Ah! Almost forgot. After 8 years with a Kindle Fire 7, I traded it in for a new Kindle Fire 8. What with the trade-in and other promotions, I got it for about $15! I was quite pleased with it. Nonetheless, as with most everything I buy, there was a problem. About once a week, for no reason, I got a message saying the device had detected water in its interior and would not be able to accept charging until the moisture was gone. Only it had never been anywhere near water or even high humidity. Through searching the web, I learned that there was a known problem with the sensor. So I finally decided to contact Amazon since the warranty was going to run out in 10 days. They promptly agreed to replace it with a new one and provided me with a prepaid mailing label (these seem to recur in my life). This was Friday. As I didn’t want to be without the device for the weekend, I didn’t mail it in until Monday. Amazon contacted me Wednesday, saying they checked the device - it had no water damage - and were sending the replacement by 2-day shipping. I received a tracking email the next day, telling me of Saturday delivery.

On Saturday, I checked the tracking and saw the package - along with a second package from a different source in Amazon - was “out for delivery” and would arrive by 8pm. At 17:30, I got the notice from my front video surveillance camera that a package had been delivered by the USPS. I went out and found only one package - NOT the Kindle. 8pm came and went. The tracking still said “out for delivery”. The next morning, the USPS tracking said as of 12:47 Sunday morning “awaiting delivery scan.” Amazon website simply said “package delayed.” So, I wondered all day Sunday, whether the package had been lost or stolen while in the possession of the USPS. Now, I tend to be obsessive about such things, and I was. Long story short, the package was finally delivered Monday, two days late, after have been “out for delivery” 2 days earlier. Your guess is as good as mine as to why the USPS delivered one package from Amazon, but not the other, when both were in the truck for delivery. One of the many mysteries of life in the US in 2022.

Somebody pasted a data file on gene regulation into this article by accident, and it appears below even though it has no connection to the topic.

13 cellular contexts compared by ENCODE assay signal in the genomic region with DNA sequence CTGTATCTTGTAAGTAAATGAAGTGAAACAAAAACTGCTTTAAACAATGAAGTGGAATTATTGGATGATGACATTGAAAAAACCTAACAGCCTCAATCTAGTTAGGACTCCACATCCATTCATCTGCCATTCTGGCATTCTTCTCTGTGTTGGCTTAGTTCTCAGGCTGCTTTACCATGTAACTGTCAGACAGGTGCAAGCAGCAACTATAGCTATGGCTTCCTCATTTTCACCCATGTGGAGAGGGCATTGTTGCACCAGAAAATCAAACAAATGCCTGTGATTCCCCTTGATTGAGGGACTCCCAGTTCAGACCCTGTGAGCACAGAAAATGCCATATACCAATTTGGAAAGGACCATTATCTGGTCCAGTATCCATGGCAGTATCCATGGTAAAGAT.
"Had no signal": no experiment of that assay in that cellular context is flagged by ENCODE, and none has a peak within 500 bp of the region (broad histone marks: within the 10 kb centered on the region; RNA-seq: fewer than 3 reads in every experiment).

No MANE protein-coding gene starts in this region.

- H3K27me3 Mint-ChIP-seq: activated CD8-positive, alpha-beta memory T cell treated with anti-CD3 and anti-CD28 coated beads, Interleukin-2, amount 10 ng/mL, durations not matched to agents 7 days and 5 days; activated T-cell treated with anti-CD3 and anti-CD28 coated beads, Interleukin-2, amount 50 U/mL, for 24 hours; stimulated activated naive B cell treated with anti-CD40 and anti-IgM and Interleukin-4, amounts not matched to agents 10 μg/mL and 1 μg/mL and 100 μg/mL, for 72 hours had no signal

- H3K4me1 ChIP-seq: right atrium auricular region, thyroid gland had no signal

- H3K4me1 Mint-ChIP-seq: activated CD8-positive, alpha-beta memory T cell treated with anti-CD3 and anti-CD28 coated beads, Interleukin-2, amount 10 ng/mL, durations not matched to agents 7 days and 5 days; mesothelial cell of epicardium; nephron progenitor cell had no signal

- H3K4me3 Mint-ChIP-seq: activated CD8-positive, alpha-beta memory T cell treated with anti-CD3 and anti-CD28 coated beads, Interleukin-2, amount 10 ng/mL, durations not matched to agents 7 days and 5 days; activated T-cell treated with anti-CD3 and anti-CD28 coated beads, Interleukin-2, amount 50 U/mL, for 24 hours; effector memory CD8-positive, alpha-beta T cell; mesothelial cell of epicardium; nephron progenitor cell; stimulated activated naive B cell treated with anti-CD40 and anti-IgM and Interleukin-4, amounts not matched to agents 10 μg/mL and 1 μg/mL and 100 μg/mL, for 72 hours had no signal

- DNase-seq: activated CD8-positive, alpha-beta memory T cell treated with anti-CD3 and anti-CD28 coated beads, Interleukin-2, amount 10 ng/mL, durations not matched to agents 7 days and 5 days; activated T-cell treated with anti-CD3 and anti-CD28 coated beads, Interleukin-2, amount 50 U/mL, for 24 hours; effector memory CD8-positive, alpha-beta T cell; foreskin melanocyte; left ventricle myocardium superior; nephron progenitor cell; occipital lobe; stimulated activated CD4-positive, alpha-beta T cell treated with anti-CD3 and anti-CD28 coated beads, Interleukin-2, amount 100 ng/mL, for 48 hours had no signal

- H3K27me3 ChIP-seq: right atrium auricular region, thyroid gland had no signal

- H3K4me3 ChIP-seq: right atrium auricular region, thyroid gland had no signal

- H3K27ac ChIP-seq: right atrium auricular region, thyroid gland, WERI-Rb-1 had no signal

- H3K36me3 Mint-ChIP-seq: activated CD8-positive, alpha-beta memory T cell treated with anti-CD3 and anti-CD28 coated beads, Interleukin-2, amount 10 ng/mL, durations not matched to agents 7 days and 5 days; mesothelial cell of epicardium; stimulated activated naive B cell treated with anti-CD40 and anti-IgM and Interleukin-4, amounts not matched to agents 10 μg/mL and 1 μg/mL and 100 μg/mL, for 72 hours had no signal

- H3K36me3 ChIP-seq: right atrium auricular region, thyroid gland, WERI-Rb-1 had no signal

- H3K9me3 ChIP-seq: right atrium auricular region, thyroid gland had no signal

I’m pretty sure there was more, but I can’t remember just now. As I said, I, too, am fraying but in different dimensions. I can assure you, gentle reader, that it was a week-full of aggravation, and unusual only for the grouped occurrences. Usually, life is a merely a steady stream of malfeasance. Watch for updates in comments if I remember more (and if you can still stand these stories of terminal decline of what was once a reasonably competent culture).


This is what I call the grinding friction of living in a low-trust, low-competence society. When everything is ten times as difficult as it should be, takes fives times as long, and worst of all, is never done, because there’s always something wrong with the work, or something left undone, and seemingly all of the buttons you can push to move things along are connected to nothing, you (or at least I) are inclined to lapse into a tropical lassitude of “why try?” and just let things slide. I don’t think of it so much as Atlas Shrugged but rather Sisyphus saying, “Well, the stone really wants to be at the bottom of the hill, and that’s fine with me.”